The CEO of the world’s largest cruise company – which has temporarily shut down sailings due to the coronavirus pandemic – made the case in an interview aired Sunday that ships are not riskier than land-based activities when it comes to getting sick.
“A cruise ship is not a theater. It is not an arena,” said Carnival Corp. CEO Arnold Donald in an interview aired on the news program “Axios” on HBO. “It is more like Central Park. There’s a lot of natural social distancing, the ships are large, people are not always gathered and clumped together.”
His claim comes after public health experts and agencies – including the Centers for Disease Control and Prevention – have repeatedly explained why cruise ships are environments that can foster the spread of contagious illness.
“The infection prevention and control measures are difficult to implement in a ship environment because there are a number of factors that are very difficult to put under control,” Sylvie Briand, head of global infectious hazard preparedness at the World Health Organization, said in a February news conference. “We have seen this on many other occasions for other infections like noroviruses or other types of infections, so it’s not specific to COVID-19.”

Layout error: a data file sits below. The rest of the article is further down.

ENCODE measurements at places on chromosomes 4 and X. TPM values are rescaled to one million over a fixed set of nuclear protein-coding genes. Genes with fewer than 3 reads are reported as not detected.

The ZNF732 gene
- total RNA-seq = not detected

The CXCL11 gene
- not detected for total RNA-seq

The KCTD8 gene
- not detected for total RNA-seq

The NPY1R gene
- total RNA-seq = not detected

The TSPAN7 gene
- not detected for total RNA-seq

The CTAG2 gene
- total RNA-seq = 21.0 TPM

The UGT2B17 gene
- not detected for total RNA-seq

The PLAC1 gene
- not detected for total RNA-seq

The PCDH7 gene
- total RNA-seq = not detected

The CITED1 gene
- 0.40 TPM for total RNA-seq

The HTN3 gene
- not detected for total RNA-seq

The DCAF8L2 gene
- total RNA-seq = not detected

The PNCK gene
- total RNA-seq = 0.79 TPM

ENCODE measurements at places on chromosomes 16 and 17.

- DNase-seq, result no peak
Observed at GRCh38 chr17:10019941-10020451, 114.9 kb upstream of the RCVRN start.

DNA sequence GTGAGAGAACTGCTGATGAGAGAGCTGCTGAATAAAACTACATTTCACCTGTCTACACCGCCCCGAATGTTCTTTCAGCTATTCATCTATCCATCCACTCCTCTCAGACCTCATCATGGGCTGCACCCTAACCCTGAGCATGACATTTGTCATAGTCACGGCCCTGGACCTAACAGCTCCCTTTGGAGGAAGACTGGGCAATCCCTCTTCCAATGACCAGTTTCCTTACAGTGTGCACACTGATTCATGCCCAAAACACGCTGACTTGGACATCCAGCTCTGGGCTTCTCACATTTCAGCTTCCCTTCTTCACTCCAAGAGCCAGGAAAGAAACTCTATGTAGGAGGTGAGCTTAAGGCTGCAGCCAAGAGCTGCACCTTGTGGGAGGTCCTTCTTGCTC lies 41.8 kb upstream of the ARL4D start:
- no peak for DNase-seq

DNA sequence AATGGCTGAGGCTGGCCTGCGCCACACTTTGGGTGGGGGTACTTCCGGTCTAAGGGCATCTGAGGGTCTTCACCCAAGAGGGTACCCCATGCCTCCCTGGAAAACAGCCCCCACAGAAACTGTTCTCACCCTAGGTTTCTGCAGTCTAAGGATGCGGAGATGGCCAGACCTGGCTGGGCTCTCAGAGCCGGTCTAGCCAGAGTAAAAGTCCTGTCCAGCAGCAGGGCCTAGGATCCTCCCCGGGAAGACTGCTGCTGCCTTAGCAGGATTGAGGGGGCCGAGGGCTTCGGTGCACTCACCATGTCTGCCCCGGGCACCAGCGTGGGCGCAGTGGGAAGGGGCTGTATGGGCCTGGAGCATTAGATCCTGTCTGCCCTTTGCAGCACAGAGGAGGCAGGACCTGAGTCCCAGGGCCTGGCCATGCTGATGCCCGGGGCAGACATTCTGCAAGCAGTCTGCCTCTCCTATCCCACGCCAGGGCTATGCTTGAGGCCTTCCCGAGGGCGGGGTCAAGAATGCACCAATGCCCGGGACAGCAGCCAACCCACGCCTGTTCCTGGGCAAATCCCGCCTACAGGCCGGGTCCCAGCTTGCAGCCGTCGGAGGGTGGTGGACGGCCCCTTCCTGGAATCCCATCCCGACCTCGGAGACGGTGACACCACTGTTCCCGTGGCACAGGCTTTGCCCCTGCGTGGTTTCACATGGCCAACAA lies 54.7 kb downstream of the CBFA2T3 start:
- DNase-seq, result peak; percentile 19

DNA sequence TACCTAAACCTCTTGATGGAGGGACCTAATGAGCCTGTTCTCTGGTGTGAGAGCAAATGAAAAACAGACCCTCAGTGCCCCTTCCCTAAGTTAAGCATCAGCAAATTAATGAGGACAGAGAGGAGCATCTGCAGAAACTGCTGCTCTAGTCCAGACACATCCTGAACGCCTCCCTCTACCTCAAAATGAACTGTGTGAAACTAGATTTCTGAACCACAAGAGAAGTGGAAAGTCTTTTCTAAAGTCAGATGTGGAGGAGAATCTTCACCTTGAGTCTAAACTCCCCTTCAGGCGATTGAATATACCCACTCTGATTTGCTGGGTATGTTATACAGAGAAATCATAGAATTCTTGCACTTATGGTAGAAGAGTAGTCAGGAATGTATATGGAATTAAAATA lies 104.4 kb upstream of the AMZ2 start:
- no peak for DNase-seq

Henry Wu, assistant professor of infectious diseases at Emory University’s school of medicine and director of the Emory Travel Well Center, told the Washington Post this month that shared facilities on ships – bathrooms and cafeterias, for example – are of concern, and infected crew members or incomplete cleaning can extend outbreaks onto later voyages.
“Cruises inherently have conditions that can promote infectious disease spread,” Wu said.
Donald made the comments to “Axios” while defending the decision to keep ships operating as long as the company did and insisting that cruise ships are not a source for coronavirus. Hundreds of passengers on at least four of the company’s ships have tested positive for the virus.
“We cooperated with every protocol that was in place as people learned more about coronavirus,” he said. “We ramped up screening on the ships, we ramped up detections, we ramped up in all aspects. And so 20/20 hindsight, could everyone have done something sooner? Perhaps, but it was an evolving learning situation.”
The interview came after an unprecedented couple of weeks for the cruise industry during which leaders pitched a coronavirus response plan to the government, global operators voluntarily shut down sailings for at least 30 days, and the Centers for Disease Control and Prevention and the U.S. State Department warned Americans to reschedule all cruises.